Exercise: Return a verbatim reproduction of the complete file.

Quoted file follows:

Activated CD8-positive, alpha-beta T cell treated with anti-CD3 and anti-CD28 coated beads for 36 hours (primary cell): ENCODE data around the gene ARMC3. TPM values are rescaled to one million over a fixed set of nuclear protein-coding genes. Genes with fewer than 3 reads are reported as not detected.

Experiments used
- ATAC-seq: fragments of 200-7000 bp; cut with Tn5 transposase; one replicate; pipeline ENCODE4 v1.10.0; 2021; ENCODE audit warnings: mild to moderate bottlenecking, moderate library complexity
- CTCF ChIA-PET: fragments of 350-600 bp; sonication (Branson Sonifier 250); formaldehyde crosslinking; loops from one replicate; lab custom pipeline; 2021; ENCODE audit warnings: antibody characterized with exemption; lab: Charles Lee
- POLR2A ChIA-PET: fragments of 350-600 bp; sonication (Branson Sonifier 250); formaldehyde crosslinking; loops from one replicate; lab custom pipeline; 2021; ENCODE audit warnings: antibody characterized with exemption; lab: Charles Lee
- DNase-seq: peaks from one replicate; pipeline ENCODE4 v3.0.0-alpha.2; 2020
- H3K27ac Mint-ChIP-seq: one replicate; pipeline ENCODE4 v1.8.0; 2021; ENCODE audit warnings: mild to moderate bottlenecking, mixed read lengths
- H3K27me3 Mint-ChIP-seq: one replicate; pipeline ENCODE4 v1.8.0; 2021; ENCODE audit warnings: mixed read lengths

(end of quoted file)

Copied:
Activated CD8-positive, alpha-beta T cell treated with anti-CD3 and anti-CD28 coated beads for 36 hours (primary cell): ENCODE data around the gene ARMC3. TPM values are rescaled to one million over a fixed set of nuclear protein-coding genes. Genes with fewer than 3 reads are reported as not detected.

Experiments used
- ATAC-seq: fragments of 200-7000 bp; cut with Tn5 transposase; one replicate; pipeline ENCODE4 v1.10.0; 2021; ENCODE audit warnings: mild to moderate bottlenecking, moderate library complexity
- CTCF ChIA-PET: fragments of 350-600 bp; sonication (Branson Sonifier 250); formaldehyde crosslinking; loops from one replicate; lab custom pipeline; 2021; ENCODE audit warnings: antibody characterized with exemption; lab: Charles Lee
- POLR2A ChIA-PET: fragments of 350-600 bp; sonication (Branson Sonifier 250); formaldehyde crosslinking; loops from one replicate; lab custom pipeline; 2021; ENCODE audit warnings: antibody characterized with exemption; lab: Charles Lee
- DNase-seq: peaks from one replicate; pipeline ENCODE4 v3.0.0-alpha.2; 2020
- H3K27ac Mint-ChIP-seq: one replicate; pipeline ENCODE4 v1.8.0; 2021; ENCODE audit warnings: mild to moderate bottlenecking, mixed read lengths
- H3K27me3 Mint-ChIP-seq: one replicate; pipeline ENCODE4 v1.8.0; 2021; ENCODE audit warnings: mixed read lengths